Elections are a democratic process for eligible citizens to choose individuals/parties to represent their interests. The choice could also be on accepting or rejecting a proposition, like in the case of referenda.
It is important to note that Uganda has generally been holding regular presidential, parliamentary and local government elections since the promulgation of the 1995 Constitution, every five years, with the exception of the LCI and LCII elections.
But the freeness of elections in Uganda has come under scrutiny. The cost of participating in elections, for example, is prohibitive. To get nominated for a parliamentary seat, one has to pay Shs3m.
Election periods are often fraught with tension, intimidation, and threats that at times breed violence. Whether elections in Uganda are fair can be answered by the number of court challenges that happen after each election. Presidential elections have been challenged in court thrice since 2001, with the 2011 one touching off a deadly wave of Walk-to-Work protests.
In 2016 alone, more than a third of the MP results were challenged in courts of law. Since 2016, Uganda has had about 35 by-elections, and more than 25 of these are back in the courts of law for one reason or another.
Research World International found that about 45 per cent of Ugandans actually do not believe that elections can lead to change of presidential power. When people begin to feel that democracy doesn’t deliver, then its legitimacy becomes difficult to defend – and that is what is happening.
Interest in elections has grown exponentially while faith in elections has declined terribly. Now you have an average of about eight persons running for presidential; six for a Parliament; and 11 for a local government seat. But you also have only about three out of every 10 Ugandans coming out and voting – especially during by-elections and local government elections.
We have elections that are akin to security operations. Each of the recent elections has seen security agencies deployed to play different roles. In some elections, security personnel campaign for candidates. In other cases, they ‘spy’ on the electoral management body, while in other cases, they wrestle with the electorate. Keeping law and order during elections is only a pleasant exception on their part. The current system is such that elections are an affair of the rich gang.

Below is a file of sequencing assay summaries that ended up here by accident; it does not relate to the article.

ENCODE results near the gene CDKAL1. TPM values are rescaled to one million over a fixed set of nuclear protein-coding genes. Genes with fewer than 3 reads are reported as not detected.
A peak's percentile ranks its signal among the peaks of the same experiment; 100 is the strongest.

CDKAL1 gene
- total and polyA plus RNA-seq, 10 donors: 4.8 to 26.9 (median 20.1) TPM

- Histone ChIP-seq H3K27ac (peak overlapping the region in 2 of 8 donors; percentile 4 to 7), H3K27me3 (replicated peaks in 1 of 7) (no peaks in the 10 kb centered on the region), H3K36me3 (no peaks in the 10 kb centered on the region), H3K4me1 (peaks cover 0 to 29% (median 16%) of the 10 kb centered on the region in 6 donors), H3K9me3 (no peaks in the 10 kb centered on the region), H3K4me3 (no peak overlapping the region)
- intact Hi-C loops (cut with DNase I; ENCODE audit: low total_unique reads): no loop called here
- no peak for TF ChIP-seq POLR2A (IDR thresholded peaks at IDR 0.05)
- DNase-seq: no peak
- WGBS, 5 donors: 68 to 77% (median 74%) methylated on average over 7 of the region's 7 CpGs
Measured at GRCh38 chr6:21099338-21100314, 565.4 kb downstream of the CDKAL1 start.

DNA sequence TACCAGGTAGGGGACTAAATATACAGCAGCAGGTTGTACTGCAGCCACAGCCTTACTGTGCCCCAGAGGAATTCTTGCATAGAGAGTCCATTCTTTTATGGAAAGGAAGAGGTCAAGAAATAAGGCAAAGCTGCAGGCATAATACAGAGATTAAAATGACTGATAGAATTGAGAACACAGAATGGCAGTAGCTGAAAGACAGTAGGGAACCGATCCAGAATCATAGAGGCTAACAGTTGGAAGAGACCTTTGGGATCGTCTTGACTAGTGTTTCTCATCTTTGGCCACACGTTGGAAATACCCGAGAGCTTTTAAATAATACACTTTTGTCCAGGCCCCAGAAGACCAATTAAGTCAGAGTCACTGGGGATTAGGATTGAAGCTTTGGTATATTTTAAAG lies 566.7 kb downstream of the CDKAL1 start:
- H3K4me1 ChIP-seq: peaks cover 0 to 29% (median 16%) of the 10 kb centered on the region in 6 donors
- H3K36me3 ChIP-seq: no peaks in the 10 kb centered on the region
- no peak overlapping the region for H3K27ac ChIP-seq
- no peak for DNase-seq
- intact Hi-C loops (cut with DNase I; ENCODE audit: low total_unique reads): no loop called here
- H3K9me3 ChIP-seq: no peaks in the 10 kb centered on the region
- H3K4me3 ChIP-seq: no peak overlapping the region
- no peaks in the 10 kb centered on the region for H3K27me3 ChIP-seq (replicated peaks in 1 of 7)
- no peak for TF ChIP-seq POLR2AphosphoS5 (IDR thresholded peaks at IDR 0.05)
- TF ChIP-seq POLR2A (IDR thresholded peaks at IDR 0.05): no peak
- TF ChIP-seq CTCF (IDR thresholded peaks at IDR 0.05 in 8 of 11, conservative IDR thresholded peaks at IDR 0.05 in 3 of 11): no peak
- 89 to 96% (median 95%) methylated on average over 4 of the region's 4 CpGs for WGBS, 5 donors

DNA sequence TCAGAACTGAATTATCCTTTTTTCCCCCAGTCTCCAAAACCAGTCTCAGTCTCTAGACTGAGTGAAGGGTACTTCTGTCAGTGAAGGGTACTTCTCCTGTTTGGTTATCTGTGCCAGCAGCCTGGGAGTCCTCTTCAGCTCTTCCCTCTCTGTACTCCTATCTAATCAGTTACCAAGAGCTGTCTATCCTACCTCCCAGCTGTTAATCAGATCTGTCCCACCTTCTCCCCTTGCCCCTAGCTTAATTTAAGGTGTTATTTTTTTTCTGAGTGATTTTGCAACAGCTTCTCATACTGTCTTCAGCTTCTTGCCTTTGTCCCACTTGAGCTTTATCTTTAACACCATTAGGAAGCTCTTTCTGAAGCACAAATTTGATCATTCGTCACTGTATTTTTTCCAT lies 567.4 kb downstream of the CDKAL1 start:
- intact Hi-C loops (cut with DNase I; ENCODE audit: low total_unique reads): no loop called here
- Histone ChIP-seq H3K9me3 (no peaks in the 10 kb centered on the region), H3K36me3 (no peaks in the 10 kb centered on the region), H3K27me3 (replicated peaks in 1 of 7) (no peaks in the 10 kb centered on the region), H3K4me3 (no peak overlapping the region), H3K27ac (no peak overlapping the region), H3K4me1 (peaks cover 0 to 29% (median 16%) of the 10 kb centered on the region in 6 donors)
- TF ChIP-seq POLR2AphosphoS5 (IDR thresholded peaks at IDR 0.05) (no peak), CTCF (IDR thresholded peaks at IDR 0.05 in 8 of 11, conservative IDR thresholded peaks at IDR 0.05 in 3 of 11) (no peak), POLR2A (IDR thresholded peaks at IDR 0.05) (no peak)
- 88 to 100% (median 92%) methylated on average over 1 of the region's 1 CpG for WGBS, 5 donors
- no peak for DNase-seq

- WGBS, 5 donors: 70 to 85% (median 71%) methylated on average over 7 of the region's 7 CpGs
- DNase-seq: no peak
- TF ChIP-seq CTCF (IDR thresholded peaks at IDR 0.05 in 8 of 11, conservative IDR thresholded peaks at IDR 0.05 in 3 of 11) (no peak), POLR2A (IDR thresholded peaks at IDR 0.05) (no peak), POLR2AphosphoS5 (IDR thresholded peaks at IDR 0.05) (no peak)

Half of the electorate (about 8 million people) cannot afford three meals a day, yet you have to pay handsomely to run for any elective position. In 2016, for instance, at Parliamentary level, about 50,000 people collected nomination forms, but only about 2,500 returned the forms with the requisite money – to run for about 450 positions.
While the world is moving to secure voters’ privacy and confidentiality, Uganda is still conducting elections by way of lining-up at the Local Council I and II levels. While there is a global shift to encourage citizen participation, open governance and public scrutiny of elections, you have situations where media and election observers are obstructed from following electoral processes.
You have voter educators being casually banned. You have a situation where the credibility of the national voters’ roll (a cornerstone of free and fair elections) continues to be a sticking issue. You have elections (LCI and LCII) conducted, but whose results remain unpublished and ungazetted as required by the law.
After elections, only a handful of MPs make an effort to visit their constituencies. MPs habitually only return to their constituencies during the last six months of their term and rarely respond to the legislative demands from their electorate. Last year, 85 per cent of Ugandans asked their MPs not to amend the Constitution (to remove presidential candidates’ age limits), but 75 per cent of the MPs voted to lift the presidential age limits. The culture of “winner-take-all”, political exclusion, impunity and social divisions continue to undercut representative democracy. To make elections work again, we have to fix these and many other issues. We have to fix the credibility of the electoral management body and of the voters’ roll.
We have to strengthen public scrutiny of elections, streamline the role of security agencies in elections and strategically integrate relevant technologies in elections. Above all, we have to make deliberate efforts to socialise values such as integrity, trust, honesty, and confidence. We can’t trust government alone to do all this. Stakeholders must come on board throughout the electoral cycle.
Mr Kaheru is the coordinator, Citizens Coalition for Electoral Democracy Uganda (CCEDU)